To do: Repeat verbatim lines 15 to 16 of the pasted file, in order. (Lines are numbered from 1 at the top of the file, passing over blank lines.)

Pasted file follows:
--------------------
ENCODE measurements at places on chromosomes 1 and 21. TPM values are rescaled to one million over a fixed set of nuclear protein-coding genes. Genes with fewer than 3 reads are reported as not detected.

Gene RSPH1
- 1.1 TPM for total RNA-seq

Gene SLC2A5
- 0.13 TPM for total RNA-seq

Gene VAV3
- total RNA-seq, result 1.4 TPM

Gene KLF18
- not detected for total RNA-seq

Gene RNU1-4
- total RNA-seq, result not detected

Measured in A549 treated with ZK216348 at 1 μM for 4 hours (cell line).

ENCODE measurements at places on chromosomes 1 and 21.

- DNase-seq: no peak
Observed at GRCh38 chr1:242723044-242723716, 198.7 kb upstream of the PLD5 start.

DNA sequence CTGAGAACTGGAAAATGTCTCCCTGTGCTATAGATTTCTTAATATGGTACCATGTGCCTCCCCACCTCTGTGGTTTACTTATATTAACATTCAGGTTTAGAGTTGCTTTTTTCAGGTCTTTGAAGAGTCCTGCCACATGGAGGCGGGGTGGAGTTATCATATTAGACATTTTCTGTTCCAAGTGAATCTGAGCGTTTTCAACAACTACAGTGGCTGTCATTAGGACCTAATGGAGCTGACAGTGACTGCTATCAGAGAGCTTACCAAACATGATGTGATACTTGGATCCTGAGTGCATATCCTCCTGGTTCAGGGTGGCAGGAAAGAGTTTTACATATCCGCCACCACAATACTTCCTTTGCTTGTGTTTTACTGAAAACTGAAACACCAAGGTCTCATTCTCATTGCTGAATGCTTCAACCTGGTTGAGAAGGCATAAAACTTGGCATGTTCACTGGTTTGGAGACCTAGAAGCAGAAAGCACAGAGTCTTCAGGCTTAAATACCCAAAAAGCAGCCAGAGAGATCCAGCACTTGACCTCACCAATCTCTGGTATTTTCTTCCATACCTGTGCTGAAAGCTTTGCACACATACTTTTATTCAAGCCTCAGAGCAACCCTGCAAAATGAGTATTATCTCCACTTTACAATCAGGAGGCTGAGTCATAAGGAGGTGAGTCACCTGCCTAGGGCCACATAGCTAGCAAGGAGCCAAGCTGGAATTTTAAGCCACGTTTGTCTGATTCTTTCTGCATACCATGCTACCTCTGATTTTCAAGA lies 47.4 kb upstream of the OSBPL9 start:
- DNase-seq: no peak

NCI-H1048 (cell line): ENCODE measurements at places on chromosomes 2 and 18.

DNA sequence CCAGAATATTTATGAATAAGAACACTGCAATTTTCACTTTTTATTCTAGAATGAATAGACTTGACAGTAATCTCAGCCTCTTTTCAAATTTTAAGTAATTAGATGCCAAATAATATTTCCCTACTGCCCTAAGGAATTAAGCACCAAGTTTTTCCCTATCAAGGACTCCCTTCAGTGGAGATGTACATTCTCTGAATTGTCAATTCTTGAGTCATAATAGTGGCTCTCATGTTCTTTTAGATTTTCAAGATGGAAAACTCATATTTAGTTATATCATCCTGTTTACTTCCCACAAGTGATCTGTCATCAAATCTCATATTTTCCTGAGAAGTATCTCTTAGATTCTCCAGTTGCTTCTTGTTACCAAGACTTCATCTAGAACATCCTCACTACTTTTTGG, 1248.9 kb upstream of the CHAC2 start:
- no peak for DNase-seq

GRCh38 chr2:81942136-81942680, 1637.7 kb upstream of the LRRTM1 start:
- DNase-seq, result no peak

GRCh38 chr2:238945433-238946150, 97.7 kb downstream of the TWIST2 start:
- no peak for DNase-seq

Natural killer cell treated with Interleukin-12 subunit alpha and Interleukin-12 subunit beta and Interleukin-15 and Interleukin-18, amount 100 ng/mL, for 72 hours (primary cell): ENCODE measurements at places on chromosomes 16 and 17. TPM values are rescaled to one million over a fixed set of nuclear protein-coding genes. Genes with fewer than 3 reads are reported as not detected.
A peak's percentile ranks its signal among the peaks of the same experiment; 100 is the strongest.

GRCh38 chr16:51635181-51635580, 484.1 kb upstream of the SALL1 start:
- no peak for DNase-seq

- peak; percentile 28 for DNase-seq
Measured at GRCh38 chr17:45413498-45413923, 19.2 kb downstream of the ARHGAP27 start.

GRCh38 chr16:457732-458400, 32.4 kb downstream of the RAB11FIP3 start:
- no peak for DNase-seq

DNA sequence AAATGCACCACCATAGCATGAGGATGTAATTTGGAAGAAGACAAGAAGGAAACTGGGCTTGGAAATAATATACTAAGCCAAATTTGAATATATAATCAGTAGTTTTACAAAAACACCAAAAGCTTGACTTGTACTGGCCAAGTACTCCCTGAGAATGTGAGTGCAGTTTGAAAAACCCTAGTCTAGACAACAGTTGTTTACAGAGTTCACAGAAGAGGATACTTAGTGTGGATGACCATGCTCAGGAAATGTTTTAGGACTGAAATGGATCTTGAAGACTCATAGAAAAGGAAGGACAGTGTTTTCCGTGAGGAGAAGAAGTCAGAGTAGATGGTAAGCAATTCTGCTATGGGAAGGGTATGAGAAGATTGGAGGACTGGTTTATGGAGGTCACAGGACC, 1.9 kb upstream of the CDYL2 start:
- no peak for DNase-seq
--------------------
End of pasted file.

Observed at GRCh38 chr1:242723044-242723716, 198.7 kb upstream of the PLD5 start.

DNA sequence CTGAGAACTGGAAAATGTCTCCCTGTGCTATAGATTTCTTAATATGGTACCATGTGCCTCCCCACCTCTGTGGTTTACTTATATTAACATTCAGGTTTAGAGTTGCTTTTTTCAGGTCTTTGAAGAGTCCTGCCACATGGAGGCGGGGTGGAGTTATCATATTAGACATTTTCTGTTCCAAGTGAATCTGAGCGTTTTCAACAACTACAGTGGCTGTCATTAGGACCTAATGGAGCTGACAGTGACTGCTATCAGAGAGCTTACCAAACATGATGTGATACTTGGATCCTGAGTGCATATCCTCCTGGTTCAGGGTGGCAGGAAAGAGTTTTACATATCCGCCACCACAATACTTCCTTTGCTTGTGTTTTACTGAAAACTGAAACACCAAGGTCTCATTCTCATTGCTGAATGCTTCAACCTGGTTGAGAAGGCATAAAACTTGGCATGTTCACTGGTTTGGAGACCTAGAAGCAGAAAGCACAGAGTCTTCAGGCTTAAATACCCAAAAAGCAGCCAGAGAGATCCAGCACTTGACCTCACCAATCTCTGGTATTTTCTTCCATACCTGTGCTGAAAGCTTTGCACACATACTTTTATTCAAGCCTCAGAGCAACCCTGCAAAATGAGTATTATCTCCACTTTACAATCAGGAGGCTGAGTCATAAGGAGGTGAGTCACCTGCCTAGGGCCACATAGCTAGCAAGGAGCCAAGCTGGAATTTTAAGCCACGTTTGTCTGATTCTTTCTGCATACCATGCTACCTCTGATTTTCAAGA lies 47.4 kb upstream of the OSBPL9 start: